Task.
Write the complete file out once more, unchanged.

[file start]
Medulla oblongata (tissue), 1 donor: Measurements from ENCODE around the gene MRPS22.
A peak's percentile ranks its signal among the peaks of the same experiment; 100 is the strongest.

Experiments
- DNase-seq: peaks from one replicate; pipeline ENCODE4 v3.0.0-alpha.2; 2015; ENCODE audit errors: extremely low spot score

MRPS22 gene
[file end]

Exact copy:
Medulla oblongata (tissue), 1 donor: Measurements from ENCODE around the gene MRPS22.
A peak's percentile ranks its signal among the peaks of the same experiment; 100 is the strongest.

Experiments
- DNase-seq: peaks from one replicate; pipeline ENCODE4 v3.0.0-alpha.2; 2015; ENCODE audit errors: extremely low spot score

MRPS22 gene